WASHINGTON -- The Internal Revenue Service is being urged to take into account current billing practices when revising its guidelines that determine whether contracts between hospitals and physicians are private loans that might prevent the tax-exempt financing of hospital facilities and equipment.
Paul G. Gebhard, a lawyer with Jenner & Block in Chicago, told the IRS in a recent letter that the 1982 revenue procedures should be revised to take into account new billing practices between hospitals and private physicians. The practices have evolved over the past decade from changes made to the Medicare program, the federal system that provides medicall insurance to people over 65 years of age.
Mr. Gebhard represents the American College of Radiology, which has more than 22,000 physicians as members. But he said this issue affects all private doctors who have arrangements with hospitals under which they provide services in return for the use of hospital facilities and equipment.
According to Mr. Gebhard, IRS revenue procedures 82-14 and 82-15 reflect billing practices no longer used to any great extent. Under these rules, contracts between hospitals and private physicians that allow the physicians to use hospital facilities and equipment in return for services would not be considered a private loan under the tax laws if certain conditions are met.
One of those conditions requires that a percentage fee contract -- an arrangement in which the hospital gives a percentages of the fees it charges to a private physician -- contain a provision allowing the hospital to cancel the contract with 90 days' notice.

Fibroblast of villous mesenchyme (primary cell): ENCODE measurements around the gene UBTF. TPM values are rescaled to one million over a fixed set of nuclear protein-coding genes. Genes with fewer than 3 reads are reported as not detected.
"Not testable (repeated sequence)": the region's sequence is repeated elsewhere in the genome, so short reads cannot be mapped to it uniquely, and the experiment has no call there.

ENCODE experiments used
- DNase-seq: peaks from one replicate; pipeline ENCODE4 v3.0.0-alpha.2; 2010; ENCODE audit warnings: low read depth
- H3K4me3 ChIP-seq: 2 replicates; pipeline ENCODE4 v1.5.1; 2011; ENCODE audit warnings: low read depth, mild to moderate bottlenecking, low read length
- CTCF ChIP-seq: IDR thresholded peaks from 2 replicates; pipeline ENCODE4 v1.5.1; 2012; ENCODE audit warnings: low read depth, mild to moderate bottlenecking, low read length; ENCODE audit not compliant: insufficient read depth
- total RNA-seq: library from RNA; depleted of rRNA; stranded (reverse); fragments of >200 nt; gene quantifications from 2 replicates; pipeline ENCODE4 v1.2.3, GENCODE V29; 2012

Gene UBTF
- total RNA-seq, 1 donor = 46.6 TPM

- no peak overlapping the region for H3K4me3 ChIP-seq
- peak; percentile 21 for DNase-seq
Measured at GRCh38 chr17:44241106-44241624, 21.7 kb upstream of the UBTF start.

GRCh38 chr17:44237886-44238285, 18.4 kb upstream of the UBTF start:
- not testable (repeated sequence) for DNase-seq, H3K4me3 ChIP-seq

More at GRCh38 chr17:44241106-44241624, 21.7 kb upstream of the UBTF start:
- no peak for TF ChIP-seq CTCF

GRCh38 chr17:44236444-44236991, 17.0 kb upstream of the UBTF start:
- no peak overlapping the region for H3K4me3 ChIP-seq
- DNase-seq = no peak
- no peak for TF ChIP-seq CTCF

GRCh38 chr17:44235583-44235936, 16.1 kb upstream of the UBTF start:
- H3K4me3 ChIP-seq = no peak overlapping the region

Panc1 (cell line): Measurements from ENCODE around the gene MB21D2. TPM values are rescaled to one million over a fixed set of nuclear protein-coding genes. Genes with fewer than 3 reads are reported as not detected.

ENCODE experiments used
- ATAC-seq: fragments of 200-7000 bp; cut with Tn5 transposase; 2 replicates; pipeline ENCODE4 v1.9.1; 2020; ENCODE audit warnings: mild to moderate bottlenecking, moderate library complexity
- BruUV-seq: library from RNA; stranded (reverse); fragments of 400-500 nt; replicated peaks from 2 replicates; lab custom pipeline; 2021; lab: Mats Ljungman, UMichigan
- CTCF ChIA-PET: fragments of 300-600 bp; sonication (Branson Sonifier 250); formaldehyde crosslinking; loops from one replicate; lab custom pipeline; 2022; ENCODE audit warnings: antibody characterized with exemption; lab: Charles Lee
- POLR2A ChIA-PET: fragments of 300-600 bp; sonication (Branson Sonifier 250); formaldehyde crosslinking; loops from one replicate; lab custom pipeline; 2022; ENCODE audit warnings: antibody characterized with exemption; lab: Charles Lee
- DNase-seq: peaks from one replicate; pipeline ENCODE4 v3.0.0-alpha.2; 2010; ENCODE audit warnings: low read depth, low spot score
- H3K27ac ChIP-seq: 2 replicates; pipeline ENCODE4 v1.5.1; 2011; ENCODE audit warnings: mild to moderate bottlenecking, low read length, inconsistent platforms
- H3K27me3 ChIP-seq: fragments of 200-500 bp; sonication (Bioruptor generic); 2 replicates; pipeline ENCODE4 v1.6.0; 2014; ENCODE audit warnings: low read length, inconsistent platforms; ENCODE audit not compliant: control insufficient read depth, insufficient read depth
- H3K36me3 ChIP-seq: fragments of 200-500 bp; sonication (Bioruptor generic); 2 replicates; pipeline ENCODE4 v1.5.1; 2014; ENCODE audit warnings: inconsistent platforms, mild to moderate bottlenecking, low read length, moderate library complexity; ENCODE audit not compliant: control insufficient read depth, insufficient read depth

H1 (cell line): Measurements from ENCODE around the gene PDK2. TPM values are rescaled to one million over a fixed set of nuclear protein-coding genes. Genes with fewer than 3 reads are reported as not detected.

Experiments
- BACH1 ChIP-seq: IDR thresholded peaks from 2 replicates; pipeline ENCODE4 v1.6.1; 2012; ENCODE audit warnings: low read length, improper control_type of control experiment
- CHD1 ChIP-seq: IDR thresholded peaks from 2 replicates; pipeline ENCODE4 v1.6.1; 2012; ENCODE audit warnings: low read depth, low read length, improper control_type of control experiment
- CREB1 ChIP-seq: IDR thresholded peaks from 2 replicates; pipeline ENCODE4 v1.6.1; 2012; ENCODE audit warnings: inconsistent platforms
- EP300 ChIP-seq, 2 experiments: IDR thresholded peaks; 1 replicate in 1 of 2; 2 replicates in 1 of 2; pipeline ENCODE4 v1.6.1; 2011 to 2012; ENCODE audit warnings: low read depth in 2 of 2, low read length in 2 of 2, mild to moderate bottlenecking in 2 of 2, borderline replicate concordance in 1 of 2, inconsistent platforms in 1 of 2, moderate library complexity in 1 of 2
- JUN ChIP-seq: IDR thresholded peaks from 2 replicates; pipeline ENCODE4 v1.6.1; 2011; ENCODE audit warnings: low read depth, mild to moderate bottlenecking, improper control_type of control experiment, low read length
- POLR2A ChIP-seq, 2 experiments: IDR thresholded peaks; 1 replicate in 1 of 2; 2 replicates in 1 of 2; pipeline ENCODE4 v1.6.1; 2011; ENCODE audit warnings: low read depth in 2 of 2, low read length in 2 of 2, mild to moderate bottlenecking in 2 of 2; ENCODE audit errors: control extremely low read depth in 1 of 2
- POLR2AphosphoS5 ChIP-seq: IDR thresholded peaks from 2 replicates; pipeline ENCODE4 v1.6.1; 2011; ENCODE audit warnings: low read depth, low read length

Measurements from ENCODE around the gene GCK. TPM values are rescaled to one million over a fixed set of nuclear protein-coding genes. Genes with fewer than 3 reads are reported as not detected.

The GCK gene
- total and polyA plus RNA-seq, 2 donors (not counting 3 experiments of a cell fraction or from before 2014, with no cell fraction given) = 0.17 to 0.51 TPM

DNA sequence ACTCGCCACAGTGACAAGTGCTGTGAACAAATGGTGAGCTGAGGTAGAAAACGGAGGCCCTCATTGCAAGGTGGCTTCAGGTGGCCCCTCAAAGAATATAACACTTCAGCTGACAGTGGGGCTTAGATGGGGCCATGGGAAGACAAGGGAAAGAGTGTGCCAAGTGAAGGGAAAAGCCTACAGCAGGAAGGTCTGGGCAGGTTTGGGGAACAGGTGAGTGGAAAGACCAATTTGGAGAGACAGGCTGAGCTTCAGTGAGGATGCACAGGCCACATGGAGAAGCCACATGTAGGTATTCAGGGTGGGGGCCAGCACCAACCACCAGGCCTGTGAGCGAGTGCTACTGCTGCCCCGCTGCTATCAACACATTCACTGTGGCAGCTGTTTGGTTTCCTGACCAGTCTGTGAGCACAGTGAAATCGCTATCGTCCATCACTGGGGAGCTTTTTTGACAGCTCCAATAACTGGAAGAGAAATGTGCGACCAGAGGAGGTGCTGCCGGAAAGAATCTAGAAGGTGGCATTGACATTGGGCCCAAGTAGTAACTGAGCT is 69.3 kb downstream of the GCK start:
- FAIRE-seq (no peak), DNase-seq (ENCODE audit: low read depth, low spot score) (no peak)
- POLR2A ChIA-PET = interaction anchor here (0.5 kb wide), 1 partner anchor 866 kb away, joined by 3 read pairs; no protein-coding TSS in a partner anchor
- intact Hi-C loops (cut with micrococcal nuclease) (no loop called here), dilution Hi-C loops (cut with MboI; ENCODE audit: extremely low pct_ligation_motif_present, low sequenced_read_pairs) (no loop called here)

Another condition requires that a periodic flat fee contract -- one in which a hospital periodically pays a physician a specified portion of the fees it charges -- contain a provision allowing the hospital to cancel the contract at the end of a two-year period.
"But these kinds of contracts have almost disappeared now because of Medicare requirements," Mr. Gebhard said yesterday. Under Medicare, separate billing arrangements have become common, under which private physicians bill individual patients for their services.
This system evolved because of changes to the Medicare program under which the federal government pays the hospital a flat rate for each diagnosis. If the hospital can provide care for less than that amount, it gets to keep the difference. If the care the hospital provides costs more than the amount the federal government is willing to pay, the hospital must make up the difference.
Because of the pressures from Medicare to keep costs down, hospitals have been letting private physicians bill patients directly.
Mr. Gebhard is urging the IRS to take these new billing procedures into account so the contracts or agreements are not deemed to be a private loan under the tax laws. If they were considered a private loan, tax-exempt bonds could not be used to finance the hospital facilities and equipment.
Under the tax laws, bonds are private-activity bonds and not tax-exempt -- unless specifically authorized as tax-exempt under the tax laws -- if the lesser of more than 5% or $5 million is lent to private individuals. Bonds also would be private-activity bonds if more than 10% of the proceeds are used directly or indirectly in a private trade or business and more than 10% of the principal or interest is derived from private payments.
"We are very concerned that if the [IRS] merely 'updates' the old revenue procedures without considering the changes in medical business practice agreements in the last decade, it will do a grat disservice to the medical community, both tax-exempt hospitals and non-exempt physician groups," Mr. Gebhard said in his letter.